At Baltimore Film Festival, two movies are worlds apart

April 21, 1995|By Stephen Hunter | Stephen Hunter,Sun Film Critic

No two more disparate films could be imagined than the odd couple that show today at the 26th Annual Baltimore International Film Festival at the Baltimore Museum of Art.

The 7:30 screening is a dour, plodding Czech piece called "The Cow," which lays out the relentlessly depressing story of poor Adam, crippled son of a prostitute, who tries to eke out a living in the high mountains.

Sisyphus had nothing on this kid. Each day after working in a coal mine, he loads up his knapsack with dirt to haul up to his farm in hopes of enriching the soil. The film follows his romantic disappointment, brushes with the law and ultimate triumph with a great deal of nearly wordless power. The director is Karel Kachyna, who took on the communists back in 1970 with "The Ear."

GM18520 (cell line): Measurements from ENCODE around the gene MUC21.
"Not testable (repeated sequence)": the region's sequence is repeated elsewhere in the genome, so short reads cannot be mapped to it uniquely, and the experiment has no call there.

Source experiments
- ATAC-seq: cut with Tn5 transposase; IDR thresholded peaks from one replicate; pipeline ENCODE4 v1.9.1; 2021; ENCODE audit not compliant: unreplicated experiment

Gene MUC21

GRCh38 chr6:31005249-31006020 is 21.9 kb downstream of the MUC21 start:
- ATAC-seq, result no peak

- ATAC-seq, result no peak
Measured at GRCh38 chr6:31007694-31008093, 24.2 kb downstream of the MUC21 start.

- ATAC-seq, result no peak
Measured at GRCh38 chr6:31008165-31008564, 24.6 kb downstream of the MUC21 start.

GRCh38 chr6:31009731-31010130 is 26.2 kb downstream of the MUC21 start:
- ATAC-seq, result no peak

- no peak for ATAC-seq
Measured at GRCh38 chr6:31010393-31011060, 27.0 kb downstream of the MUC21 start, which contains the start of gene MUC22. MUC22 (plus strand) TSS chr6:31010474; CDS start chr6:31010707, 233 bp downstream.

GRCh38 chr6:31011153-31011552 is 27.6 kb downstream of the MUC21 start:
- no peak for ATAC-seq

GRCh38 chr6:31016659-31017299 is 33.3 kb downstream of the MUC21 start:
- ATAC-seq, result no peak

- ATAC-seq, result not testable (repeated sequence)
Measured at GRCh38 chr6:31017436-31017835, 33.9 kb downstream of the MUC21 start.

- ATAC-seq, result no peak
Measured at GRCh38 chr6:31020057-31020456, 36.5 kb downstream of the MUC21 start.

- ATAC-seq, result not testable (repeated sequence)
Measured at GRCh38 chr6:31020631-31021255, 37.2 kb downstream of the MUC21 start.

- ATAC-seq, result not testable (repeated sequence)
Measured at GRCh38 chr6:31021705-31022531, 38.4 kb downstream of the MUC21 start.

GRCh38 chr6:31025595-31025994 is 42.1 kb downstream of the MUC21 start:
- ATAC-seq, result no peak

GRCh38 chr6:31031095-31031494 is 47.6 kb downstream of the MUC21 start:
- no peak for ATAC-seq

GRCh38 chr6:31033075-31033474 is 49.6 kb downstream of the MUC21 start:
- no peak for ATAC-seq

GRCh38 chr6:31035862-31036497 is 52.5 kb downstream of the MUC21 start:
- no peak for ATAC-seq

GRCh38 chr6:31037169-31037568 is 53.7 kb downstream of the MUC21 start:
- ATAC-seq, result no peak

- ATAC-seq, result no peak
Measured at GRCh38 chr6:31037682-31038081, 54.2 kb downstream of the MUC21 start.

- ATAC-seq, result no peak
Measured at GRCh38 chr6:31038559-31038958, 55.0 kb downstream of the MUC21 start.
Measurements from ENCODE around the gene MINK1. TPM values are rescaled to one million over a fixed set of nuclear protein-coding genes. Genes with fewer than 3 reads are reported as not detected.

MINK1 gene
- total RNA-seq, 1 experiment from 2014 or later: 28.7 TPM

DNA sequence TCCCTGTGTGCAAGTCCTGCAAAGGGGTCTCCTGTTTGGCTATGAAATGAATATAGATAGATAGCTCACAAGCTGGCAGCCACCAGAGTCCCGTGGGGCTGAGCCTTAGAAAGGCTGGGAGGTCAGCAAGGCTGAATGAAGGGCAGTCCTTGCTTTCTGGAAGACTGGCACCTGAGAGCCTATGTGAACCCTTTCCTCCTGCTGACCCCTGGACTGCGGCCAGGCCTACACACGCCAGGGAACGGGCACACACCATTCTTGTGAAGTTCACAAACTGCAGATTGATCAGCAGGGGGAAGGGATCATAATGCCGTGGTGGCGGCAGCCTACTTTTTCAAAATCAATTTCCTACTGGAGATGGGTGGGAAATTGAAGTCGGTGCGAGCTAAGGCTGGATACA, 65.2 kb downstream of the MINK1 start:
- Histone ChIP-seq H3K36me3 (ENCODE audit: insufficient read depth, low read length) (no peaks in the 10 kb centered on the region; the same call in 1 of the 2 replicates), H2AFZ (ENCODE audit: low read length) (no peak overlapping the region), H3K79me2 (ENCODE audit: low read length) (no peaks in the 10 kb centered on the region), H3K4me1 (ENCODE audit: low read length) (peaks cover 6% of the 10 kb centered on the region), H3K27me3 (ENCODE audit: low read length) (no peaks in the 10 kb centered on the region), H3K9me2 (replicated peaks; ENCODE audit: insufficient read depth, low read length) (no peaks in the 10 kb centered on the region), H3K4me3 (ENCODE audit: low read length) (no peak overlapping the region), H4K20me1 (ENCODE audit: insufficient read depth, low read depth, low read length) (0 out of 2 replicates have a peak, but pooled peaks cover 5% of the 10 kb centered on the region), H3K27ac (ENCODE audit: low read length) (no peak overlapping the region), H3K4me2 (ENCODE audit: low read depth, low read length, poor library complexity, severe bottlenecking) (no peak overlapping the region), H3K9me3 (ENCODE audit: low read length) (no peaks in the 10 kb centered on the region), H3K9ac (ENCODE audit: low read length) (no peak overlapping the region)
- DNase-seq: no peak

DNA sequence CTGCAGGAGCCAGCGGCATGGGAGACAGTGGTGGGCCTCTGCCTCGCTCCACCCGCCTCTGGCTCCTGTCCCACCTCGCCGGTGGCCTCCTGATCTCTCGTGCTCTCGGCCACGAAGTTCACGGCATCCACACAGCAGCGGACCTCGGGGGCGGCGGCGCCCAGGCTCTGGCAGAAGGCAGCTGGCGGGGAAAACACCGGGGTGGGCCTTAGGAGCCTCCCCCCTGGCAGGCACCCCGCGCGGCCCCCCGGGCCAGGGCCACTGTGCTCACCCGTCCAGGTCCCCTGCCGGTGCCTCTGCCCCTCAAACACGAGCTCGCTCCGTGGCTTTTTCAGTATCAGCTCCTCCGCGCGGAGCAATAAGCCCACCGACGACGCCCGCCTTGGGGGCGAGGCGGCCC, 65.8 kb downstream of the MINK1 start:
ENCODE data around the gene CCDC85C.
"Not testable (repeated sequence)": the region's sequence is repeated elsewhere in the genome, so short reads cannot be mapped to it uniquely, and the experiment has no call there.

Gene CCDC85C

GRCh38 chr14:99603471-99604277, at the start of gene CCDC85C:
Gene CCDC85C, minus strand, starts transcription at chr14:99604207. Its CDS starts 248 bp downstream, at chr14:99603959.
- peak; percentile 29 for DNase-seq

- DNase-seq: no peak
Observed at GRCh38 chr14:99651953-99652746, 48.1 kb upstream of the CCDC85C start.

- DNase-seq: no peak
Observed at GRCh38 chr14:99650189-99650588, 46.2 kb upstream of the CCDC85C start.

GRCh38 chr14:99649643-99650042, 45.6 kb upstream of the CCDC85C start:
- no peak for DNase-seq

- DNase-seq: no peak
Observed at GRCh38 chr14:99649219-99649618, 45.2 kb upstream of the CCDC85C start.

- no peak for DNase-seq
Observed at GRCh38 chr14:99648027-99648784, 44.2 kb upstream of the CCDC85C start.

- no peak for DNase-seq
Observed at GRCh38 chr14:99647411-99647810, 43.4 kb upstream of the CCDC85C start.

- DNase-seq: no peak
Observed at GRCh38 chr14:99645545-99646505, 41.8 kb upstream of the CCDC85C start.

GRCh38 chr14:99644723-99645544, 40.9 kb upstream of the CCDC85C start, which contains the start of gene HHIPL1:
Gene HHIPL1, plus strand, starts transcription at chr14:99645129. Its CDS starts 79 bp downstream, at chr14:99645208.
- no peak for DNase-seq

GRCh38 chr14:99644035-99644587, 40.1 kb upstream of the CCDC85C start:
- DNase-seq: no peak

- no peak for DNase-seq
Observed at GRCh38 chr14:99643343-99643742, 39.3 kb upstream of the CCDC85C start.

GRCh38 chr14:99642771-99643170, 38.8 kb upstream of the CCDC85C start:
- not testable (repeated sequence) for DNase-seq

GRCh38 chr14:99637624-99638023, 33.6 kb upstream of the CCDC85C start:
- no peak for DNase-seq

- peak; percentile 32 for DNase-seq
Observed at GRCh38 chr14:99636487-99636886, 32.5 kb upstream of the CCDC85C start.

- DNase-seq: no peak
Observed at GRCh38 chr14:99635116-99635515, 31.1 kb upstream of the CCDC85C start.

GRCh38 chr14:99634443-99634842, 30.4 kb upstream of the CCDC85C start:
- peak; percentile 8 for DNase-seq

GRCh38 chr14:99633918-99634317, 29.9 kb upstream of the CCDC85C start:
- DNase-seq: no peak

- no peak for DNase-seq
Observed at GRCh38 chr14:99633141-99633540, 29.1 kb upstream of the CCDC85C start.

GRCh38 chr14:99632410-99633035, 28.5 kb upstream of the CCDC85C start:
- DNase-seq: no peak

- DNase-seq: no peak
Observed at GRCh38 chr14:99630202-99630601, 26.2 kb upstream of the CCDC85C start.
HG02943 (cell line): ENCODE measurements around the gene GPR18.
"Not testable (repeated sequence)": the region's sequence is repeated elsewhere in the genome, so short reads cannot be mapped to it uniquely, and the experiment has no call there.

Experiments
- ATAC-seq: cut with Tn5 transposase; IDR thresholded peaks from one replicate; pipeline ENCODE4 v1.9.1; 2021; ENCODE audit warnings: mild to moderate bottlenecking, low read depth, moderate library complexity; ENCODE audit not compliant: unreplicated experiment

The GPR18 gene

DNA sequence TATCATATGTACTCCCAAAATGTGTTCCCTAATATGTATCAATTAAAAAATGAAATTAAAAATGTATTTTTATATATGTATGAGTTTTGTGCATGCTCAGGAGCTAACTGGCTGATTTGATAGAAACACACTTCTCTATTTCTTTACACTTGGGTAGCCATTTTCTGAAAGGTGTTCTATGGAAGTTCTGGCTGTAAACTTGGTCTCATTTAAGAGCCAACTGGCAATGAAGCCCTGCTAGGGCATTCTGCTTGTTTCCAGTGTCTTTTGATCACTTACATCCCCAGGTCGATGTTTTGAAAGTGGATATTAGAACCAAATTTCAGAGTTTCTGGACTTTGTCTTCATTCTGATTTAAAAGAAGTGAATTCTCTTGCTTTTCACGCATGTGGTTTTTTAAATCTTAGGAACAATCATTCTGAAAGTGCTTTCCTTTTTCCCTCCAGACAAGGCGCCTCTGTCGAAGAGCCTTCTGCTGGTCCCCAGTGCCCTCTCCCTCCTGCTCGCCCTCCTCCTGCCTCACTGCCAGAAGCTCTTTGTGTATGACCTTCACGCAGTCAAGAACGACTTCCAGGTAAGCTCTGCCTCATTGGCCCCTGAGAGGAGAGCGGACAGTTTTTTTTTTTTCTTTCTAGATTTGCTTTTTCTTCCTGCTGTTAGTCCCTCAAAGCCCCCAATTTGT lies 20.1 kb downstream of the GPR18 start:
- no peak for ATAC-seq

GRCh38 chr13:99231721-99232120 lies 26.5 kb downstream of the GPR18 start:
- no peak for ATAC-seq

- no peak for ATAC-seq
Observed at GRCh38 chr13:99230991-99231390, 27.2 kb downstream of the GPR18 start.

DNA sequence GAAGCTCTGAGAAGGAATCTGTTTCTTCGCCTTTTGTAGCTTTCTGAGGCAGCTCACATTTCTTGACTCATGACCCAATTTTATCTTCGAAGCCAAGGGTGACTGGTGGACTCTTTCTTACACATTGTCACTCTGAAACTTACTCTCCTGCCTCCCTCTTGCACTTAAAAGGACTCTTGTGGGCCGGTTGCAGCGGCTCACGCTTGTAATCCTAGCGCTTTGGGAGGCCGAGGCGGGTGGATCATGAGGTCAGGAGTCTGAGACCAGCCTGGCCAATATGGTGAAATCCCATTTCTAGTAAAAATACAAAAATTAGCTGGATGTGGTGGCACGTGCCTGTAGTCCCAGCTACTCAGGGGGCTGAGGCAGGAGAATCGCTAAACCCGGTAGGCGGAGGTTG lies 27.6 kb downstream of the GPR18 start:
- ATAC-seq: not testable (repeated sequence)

The 9:30 film is an epic sci-fi fantasy about rebellion against totalitarian rulers in the post ozone-depletion world, "Half the World." It should have cost $30 million; it looks like it cost about $30. Essentially a gritty student drama, it tries hard and develops a lot of energy with its fanciful but el cheapo effects.

Florian Flicker directs this effort. Godard did it first and better with "Alphaville."

For more information, call the Baltimore Film Forum at (410) 889-1993.

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